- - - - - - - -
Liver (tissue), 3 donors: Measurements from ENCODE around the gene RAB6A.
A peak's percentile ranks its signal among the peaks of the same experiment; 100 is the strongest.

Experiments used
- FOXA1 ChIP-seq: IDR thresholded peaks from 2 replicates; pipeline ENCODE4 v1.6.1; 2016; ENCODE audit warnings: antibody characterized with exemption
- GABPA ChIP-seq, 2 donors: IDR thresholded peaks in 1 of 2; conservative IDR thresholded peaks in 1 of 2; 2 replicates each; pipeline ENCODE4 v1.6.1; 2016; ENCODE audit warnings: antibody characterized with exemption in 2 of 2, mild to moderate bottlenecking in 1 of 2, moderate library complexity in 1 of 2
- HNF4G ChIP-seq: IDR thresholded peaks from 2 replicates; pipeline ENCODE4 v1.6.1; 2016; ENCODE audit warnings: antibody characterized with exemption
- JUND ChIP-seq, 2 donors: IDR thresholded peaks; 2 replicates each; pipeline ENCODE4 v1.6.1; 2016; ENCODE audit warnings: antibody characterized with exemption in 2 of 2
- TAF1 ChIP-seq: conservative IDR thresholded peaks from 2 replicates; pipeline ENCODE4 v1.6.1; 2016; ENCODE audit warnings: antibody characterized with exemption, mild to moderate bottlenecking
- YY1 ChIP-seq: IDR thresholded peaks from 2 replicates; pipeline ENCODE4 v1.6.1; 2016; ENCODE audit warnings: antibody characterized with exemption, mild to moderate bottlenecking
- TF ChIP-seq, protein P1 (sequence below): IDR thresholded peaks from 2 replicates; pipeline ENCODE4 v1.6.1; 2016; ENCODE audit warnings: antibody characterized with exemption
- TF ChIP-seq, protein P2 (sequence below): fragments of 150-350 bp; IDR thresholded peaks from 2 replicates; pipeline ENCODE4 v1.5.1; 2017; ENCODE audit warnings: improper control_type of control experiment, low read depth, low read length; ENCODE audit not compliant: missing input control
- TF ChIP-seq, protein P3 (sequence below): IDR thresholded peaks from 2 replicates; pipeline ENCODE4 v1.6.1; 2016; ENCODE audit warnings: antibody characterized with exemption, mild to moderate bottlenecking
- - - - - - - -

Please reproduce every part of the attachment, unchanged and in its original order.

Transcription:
Liver (tissue), 3 donors: Measurements from ENCODE around the gene RAB6A.
A peak's percentile ranks its signal among the peaks of the same experiment; 100 is the strongest.

Experiments used
- FOXA1 ChIP-seq: IDR thresholded peaks from 2 replicates; pipeline ENCODE4 v1.6.1; 2016; ENCODE audit warnings: antibody characterized with exemption
- GABPA ChIP-seq, 2 donors: IDR thresholded peaks in 1 of 2; conservative IDR thresholded peaks in 1 of 2; 2 replicates each; pipeline ENCODE4 v1.6.1; 2016; ENCODE audit warnings: antibody characterized with exemption in 2 of 2, mild to moderate bottlenecking in 1 of 2, moderate library complexity in 1 of 2
- HNF4G ChIP-seq: IDR thresholded peaks from 2 replicates; pipeline ENCODE4 v1.6.1; 2016; ENCODE audit warnings: antibody characterized with exemption
- JUND ChIP-seq, 2 donors: IDR thresholded peaks; 2 replicates each; pipeline ENCODE4 v1.6.1; 2016; ENCODE audit warnings: antibody characterized with exemption in 2 of 2
- TAF1 ChIP-seq: conservative IDR thresholded peaks from 2 replicates; pipeline ENCODE4 v1.6.1; 2016; ENCODE audit warnings: antibody characterized with exemption, mild to moderate bottlenecking
- YY1 ChIP-seq: IDR thresholded peaks from 2 replicates; pipeline ENCODE4 v1.6.1; 2016; ENCODE audit warnings: antibody characterized with exemption, mild to moderate bottlenecking
- TF ChIP-seq, protein P1 (sequence below): IDR thresholded peaks from 2 replicates; pipeline ENCODE4 v1.6.1; 2016; ENCODE audit warnings: antibody characterized with exemption
- TF ChIP-seq, protein P2 (sequence below): fragments of 150-350 bp; IDR thresholded peaks from 2 replicates; pipeline ENCODE4 v1.5.1; 2017; ENCODE audit warnings: improper control_type of control experiment, low read depth, low read length; ENCODE audit not compliant: missing input control
- TF ChIP-seq, protein P3 (sequence below): IDR thresholded peaks from 2 replicates; pipeline ENCODE4 v1.6.1; 2016; ENCODE audit warnings: antibody characterized with exemption, mild to moderate bottlenecking